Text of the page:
Cognitive Digital Twins and Value Networks

There is a lot of hype around the digital domain, its ability to visualize data and run simulations for us. Kiritsis reminds us that we should look beneath the hype to understand the true value of these technological advances. This is what he has to say regarding his field of research, the (cognitive) digital twin:

The digital twin allows for closer communication between the virtual world, where we do predictions and simulations, and the physical world in which we live. It is different from normal simulations, because it permanently connects an object or process in the real world to its virtual counterpart, constantly sharing information back and forth, constantly analyzing. One step further is what we call the “Cognitive Digital Twin”. It is a collective of digital twins across, for example, a supply chain process, all capable of interacting with one another in a complex system. This system is able to develop cognition, develop reasoning, and achieve autonomous decision-making.”

Kiritsis further illustrates this point with the following example:

Some time ago, a company came to me with a question. They wanted to learn about digital twins and needed a model to manage the supply chain for a particular product, from design to delivery, point of sale, and customer interaction. This is a complex system with many stakeholders. They would have a digital twin for production, transportation, and delivery to retailers, including forecasting on what, when, and how to deliver to the shop. To run this process successfully, we need access to all the different sets of information provided across the entire chain, from all the different digital twins. This step forms the cognitive digital twin, a platform that allows us to manage and combine individual digital twins for key elements, analyze them, create graphs and make recommendations for the final decision-maker.”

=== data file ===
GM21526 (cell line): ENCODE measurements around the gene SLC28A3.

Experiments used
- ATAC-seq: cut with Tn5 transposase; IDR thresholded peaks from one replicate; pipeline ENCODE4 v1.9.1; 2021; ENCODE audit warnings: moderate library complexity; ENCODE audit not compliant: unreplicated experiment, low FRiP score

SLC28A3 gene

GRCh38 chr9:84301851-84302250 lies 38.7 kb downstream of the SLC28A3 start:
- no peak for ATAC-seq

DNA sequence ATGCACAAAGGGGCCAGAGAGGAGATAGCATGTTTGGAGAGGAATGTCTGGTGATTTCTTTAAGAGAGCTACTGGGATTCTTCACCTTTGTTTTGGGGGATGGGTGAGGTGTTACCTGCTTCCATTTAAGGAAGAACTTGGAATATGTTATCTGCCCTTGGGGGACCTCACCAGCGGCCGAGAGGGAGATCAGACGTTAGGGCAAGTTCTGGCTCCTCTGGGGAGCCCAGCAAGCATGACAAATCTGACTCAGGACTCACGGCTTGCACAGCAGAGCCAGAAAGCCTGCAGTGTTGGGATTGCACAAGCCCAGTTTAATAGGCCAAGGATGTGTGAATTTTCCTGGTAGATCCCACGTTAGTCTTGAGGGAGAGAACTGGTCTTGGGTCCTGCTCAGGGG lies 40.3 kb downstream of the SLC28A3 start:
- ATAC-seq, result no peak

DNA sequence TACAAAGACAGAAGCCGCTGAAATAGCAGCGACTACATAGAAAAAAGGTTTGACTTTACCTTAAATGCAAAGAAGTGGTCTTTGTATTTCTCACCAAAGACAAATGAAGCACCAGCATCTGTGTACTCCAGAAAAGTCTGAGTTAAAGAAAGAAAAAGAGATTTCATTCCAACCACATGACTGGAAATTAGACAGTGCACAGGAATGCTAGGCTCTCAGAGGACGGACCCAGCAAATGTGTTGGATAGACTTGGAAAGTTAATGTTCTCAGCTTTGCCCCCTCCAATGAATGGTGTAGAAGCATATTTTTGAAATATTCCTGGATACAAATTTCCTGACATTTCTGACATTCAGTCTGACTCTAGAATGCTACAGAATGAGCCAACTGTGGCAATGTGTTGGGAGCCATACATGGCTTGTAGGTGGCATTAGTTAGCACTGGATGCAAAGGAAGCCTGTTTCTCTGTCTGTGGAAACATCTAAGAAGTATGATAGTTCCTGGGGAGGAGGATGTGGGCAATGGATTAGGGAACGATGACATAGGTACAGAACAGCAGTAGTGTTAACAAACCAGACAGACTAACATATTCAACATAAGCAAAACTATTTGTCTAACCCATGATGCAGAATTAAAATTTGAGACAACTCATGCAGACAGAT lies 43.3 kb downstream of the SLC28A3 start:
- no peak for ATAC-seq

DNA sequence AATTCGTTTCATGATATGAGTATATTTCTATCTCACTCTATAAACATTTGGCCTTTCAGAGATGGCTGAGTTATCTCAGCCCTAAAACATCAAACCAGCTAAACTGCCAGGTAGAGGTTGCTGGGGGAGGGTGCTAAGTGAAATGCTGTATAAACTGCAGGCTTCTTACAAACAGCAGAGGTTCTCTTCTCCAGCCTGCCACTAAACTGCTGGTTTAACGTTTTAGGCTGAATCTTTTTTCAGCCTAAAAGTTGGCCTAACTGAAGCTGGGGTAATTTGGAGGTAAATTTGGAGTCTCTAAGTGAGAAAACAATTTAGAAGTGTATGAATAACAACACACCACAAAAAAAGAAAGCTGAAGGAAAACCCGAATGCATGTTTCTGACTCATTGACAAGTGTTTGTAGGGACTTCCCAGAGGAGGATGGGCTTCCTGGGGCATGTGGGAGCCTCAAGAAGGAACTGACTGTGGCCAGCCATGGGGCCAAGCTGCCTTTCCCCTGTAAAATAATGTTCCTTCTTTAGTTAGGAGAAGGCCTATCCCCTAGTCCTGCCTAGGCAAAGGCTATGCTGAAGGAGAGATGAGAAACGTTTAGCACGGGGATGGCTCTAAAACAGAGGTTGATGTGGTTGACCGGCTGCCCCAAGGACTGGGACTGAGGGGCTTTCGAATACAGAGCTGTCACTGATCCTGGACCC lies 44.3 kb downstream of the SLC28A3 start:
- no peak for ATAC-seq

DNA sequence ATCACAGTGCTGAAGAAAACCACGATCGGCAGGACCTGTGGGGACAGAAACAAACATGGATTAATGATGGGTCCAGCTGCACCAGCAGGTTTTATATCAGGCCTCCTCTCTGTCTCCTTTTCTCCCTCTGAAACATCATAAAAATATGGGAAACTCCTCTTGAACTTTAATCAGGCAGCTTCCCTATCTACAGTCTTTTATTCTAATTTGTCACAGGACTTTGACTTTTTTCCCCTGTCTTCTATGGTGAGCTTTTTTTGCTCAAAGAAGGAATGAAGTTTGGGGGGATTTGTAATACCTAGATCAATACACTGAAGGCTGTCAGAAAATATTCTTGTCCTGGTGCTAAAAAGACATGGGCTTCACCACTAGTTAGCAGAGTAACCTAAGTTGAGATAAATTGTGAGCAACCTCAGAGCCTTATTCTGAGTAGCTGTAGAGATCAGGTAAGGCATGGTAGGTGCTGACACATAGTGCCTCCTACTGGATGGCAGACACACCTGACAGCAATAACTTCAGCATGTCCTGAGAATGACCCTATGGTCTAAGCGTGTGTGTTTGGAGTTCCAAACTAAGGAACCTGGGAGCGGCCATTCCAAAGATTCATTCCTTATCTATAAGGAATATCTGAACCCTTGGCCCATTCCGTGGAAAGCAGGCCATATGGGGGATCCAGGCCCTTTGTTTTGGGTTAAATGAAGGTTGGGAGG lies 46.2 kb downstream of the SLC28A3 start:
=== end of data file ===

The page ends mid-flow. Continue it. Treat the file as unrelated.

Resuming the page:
The semantic models that Kiritsis described earlier in this interview are the key to smoothing the connections between these digital twins, allowing information to flow among them and to be read out uniformly across the chain. What these semantic models and enabled cognitive digital twins will furthermore allow us to do, is move away from thinking of our processes as chains, and start operating them as networks.

In a chain, one element is linked to two others maximum. Remove that element, and the chain breaks. In a network, each element has multiple connections to others. While this more accurately depicts the reality of the value networks we operate in today, it also makes managing them more complex. A complexity that we are seeking to manage by developing cognitive digital twins connected through shared semantic models.

Companies aiming for traceable value chains and seamless customer experience must recognize their responsibility to provide learning opportunities for their Operations professionals. They are the ones best equipped with the business knowledge to design and adopt the right data technologies to fit their particular value network business needs.